Sport drinks: Sodium - How Sodium Helps Sport Drinks

Last Updated : 01 December 2009

Hydration is an important part of our health and wellbeing. Even small losses of body fluid can cause headaches, lack of concentration, decreased reaction time, and lethargy, and can hinder sporting performance. Beverages, including those with sodium can help in restoring and maintaining our water balance.

Fluid loss and its consequences

The human body routinely excretes various amounts of water through urine, stool, sweat, and the air we breathe out. In very hot climates and during exercise, sweating can contribute substantially to this fluid loss.

Sweat is a mixture of fluids and electrolytes, including sodium, that is emitted when the body needs to cool itself down. Ideally, fluid intake should match the sweat rate to minimise detrimental effects to health and sporting performance. Athletes performing high intensity activity commonly have sweat rates of 1.0 – 2.5 L per hour, although when the ambient temperature is higher, sweat rates of more than 2.5 L per hour are not unusual.1

Most individuals can tolerate a 2% decrease in body fluid without any significant risk provided they are in a cool or temperate environment, however if this occurs in a hot environment (> 30°C) there can be significant risk to health.2

When fluid loss occurs - as in sweating - a reduction in blood volume is seen, which thickens the blood, making it harder for the heart to pump the blood around the body. To offset this effect the heart rate increases, but oxygen delivery to exercising muscles and removal of carbon dioxide and waste products from them is hindered. Fluid loss can also lead to an increased core body temperature, which impairs the activity of enzymes in the body.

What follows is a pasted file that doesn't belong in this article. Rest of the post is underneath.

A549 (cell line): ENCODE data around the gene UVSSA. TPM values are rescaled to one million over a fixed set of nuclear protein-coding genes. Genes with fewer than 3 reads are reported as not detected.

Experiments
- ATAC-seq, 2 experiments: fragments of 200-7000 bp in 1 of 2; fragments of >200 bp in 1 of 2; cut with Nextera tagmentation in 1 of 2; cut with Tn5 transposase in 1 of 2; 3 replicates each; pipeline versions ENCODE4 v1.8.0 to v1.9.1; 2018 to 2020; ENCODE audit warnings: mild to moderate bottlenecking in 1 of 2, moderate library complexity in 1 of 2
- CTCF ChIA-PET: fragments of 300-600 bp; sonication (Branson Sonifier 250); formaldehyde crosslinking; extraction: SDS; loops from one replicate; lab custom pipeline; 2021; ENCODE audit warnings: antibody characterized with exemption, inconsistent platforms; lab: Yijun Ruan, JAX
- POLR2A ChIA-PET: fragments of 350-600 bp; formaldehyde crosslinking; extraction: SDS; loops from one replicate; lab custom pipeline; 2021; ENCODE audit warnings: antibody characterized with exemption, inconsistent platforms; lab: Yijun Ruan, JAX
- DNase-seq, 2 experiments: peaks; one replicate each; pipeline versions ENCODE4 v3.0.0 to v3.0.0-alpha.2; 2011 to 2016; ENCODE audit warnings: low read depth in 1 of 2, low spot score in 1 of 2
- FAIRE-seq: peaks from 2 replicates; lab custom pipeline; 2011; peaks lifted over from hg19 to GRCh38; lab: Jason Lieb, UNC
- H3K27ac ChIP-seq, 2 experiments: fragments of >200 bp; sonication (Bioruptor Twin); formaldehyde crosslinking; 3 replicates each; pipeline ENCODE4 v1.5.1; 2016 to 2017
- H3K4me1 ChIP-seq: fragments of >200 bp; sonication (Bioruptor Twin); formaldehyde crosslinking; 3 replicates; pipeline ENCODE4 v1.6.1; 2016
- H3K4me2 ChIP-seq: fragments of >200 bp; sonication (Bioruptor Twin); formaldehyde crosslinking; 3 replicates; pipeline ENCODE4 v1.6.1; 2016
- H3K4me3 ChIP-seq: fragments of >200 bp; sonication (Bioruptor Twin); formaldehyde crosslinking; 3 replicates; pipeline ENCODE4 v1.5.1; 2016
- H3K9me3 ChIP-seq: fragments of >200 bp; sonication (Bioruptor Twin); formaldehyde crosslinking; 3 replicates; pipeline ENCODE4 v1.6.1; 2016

Research shows that the natural thirst mechanism makes individuals consume only approximately half the amount of fluid they have lost.2 It is thought that the thirst mechanism does not initiate the drive to drink until the body is 2% dehydrated, which is at the point where performance can be compromised.1

The role of sodium in rehydration

Water, diluted fruit juices and sports drinks are commonly used for rehydration. As sodium is the major salt in sweat, some drinks contain added sodium along with carbohydrates. This is in line with the recommendations by the Scientific Committee on Food to include sodium (460-1150 mg/L) and carbohydrates (0-350 kcal/L) for optimal rehydration during prolonged exercise. It is thought that the loss of sodium could play a role in the development of muscle cramps, or weakness. The loss of sodium also affects the fluid make up of the body.

Sodium is known to stimulate the thirst mechanism and it also improves the rate at which the small intestine can absorb water and carbohydrate – this effectively helps rehydration and the delay of muscle fatigue, respectively. Once the water has been absorbed, sodium also helps the body to keep it by retaining greater levels of fluid, and urine output is decreased.4,5 Research shows that adding sodium to a beverage poses very little, or no risk at all to health.2

It is recommended that drinks contain sodium for use in exercise longer than 2 hours in duration, or in any event where heavy sweating occurs. Research suggests that consuming about 450 mg or more of sodium per hour of exercise is needed to maintain plasma volume and plasma sodium levels.6 This amount is easily provided by a well balanced carbohydrate-electrolyte beverage.

In conclusion

For optimal sports performance, especially in hot environments, it is important to drink regularly. Beverages that contain sodium may help to rehydrate faster than those without, and added carbohydrates may ward off muscle fatigue. However, sodium intakes should generally be reduced in most European diets to avoid adverse health effects.


  1. Sawka, MN & Montain SJ (2000). Fluid and electrolyte supplementation for exercise heat stress. American Journal of Clinical Nutrition 72:S564-72.
  2. Coyle EF (2004). Fluid and fuel intake during exercise. Journal of Sports Sciences 22:39-55.
  3. Report of the Scientific Committee on Food on composition and specification of food intended to meet the expenditure of intense muscular effort, especially for sportsmen.
  4. Wendt D, et al. (2007). Thermoregulation during exercise in the heat – Strategies for maintaining health and performance. Sports Medicine 37 (8):669-682.
  5. Vrijens DMJ, et al. (1999). Sodium-free fluid ingestion decreases plasma sodium during exercise in the heat. Journal of Applied Physiology 86:1847-51.
  6. Murray B (2007). The role of salt and glucose replacement drinks in the marathon. Sports Medicine 37 (4-5):358–360.